Many people are familiar with waffles. Often when people make waffles they use a box mix or if they are adventurous they will make it from scratch. A typical waffle recipe is made from baking soda to be mixed quickly and cooked. When people think of yeast waffles they think of Belgium waffles. And it is a privilege to have eaten one.
If I were to ask ten different people what a “Belgian” waffle is I would get ten different answers. Is it a type of waffle made from a particular waffle iron? Is it made from yeast? Did it come from Belgium? The answers are all a yes, but it takes more than one individual characteristic to define the unique waffles that originated from Belgium.
There are two popular types of waffles that Belgium is known for: the Brussels waffle and the Liege waffle. They are both yeast waffles but that is really where the similarities end. Saying one is better than the other would be a personal preference. As we explore the differences you will see each one is delicious in its own right.
When preparing a Brussels waffle, it starts out like most yeast recipes, but ends with folding egg whites into the mixture before letting it rise. This makes for a foamy batter when spooned onto the waffle iron. It is wetter than most yeast dough, but thicker than typical a waffle batter. There is no mistaking the heavenly aroma of the yeast when it first hits the waffle iron.
An authentic Brussels waffle iron will have larger squares and deeper pockets. Most will be a heavier iron that lets you control the temperature. A yeast waffle is thicker than a baking soda waffle, and it typically does not soak up syrup like a sponge. When bought on the streets in Belgium, it usually comes with sweet cream, fruit, or dusted with confectioner sugar. They are eaten anytime of the day, not just for breakfast or brunch.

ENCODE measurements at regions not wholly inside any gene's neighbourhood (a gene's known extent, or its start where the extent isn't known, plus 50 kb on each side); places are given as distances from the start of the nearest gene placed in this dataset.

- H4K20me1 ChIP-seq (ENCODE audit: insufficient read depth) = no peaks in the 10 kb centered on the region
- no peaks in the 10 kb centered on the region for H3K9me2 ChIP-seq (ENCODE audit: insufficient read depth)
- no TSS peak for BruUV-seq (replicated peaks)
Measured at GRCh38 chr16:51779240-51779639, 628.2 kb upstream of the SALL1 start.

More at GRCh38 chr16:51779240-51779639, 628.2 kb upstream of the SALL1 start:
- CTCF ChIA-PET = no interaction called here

When preparing a Liege waffle, it starts out with yeast, but depending on the recipe you are making it could take up to twelve hours before the batter is ready to be used. The yeast in a Liege waffle goes through a respiration period and is sometimes chilled overnight before the pearl sugar is added. Pearl sugar, or Nib sugar, is like crystallized sugar and can be bought online. It is essential to making Liege waffles.
An authentic Liege waffle iron normally makes two waffles at a time and they are longer than a typical waffle iron. It is important you have a waffle iron that you can control the temperature when making Liege waffles.
The batter of the Liege waffle will be thick, like a biscuit, but lumpy because of the pearl sugar. Because of the respiration of the yeast it gives off a bit of a fermented aroma when cooked. The pearl sugar caramelizes and make for a very sweet, and sticky waffle. These can be enjoyed plain, but if a topping was desired, fruit would complement it well.
So, as you can see the Brussels waffle (which is named after the capital of Belgium where they came from), and the Liege waffle (legend has was inspired by Prince-Bishop of Liège’s chef) are both very worthy cuisine. Different, but both commendable.